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Snakes, like their reptile cousins, are "coldblooded." That doesn't mean they have cold blood - it means that they regulate their body temperature by using the energy of the environment around them.
When we get cold, our body starts to shiver and that shivering warms us up. When snakes need to warm up, they slither to a warm rock and bask in the sun. It's like when you get out of a cold swimming pool and lay down on warm cement - it warms you up.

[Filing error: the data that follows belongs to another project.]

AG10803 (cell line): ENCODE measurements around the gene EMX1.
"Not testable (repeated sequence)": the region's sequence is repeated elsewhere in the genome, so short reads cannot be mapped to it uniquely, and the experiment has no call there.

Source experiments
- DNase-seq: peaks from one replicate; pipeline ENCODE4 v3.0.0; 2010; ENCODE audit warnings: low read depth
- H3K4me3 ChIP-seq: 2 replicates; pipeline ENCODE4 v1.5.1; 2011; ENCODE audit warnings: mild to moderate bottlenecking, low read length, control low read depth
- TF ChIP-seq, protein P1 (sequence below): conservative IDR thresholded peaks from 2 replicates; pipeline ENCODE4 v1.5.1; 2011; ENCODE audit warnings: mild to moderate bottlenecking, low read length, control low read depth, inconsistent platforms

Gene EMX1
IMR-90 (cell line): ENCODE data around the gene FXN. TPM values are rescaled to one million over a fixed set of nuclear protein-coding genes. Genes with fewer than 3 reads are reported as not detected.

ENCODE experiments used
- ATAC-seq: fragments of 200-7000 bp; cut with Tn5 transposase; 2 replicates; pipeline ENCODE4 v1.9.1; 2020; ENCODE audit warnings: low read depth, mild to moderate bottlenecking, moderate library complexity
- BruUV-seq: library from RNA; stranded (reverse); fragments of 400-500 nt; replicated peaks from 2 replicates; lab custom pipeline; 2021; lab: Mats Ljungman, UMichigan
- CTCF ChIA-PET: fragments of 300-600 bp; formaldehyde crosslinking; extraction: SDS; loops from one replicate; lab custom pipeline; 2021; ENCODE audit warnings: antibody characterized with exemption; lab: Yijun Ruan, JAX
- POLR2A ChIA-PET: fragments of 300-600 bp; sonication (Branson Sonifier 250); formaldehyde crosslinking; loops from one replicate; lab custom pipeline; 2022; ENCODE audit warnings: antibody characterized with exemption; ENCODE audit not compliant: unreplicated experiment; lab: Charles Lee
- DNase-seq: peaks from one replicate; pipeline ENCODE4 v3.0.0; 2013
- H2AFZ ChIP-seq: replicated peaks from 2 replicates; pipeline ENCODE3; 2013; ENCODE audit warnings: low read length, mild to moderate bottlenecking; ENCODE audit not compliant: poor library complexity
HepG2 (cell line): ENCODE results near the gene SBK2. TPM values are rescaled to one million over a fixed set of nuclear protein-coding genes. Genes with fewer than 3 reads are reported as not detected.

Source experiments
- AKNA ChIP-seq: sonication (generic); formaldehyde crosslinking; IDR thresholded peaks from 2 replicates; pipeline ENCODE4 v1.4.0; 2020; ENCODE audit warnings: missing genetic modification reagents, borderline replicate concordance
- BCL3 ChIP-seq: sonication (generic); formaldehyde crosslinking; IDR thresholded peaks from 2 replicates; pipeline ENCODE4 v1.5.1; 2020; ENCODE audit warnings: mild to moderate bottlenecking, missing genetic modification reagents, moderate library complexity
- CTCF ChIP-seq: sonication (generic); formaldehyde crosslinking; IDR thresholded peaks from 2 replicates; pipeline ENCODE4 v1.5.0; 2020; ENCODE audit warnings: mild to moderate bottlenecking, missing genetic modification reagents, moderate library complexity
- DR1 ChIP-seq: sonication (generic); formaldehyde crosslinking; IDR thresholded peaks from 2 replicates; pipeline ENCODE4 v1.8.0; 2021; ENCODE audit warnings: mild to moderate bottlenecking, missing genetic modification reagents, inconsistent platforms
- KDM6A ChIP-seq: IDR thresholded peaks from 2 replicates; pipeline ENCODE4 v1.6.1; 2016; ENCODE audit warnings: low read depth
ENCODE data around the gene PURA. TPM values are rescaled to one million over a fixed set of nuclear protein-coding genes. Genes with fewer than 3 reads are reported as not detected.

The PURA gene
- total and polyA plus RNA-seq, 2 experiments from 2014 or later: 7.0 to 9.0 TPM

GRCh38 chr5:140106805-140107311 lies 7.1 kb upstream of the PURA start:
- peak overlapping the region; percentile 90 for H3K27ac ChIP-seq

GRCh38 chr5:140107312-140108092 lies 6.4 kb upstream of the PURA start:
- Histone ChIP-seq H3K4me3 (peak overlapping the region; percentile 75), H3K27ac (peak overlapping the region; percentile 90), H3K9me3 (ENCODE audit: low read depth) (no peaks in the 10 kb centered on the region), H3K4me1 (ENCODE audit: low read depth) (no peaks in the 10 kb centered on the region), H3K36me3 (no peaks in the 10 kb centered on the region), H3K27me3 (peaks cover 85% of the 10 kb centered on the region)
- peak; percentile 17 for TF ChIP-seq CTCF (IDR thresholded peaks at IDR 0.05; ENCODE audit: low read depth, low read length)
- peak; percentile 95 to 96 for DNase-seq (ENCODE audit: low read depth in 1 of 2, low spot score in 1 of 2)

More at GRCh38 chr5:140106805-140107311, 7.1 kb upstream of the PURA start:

Scientists have a cool name for using the environment to regulate your body temperature: ectothermic.
You can test the powers of basking by putting different materials out in the sun for awhile. Try a piece of aluminum foil, a white napkin, a dark napkin, a light colored rock, a dark rock, and other items. If you have a thermometer, you can check their temperatures after 5 minutes, 10 minutes.... an hour. How fast do different materials warm up? Does color make a difference?
Once your items are warm, put them in the shade. How long does it take for them to cool down? Check out other science posts at STEM Friday.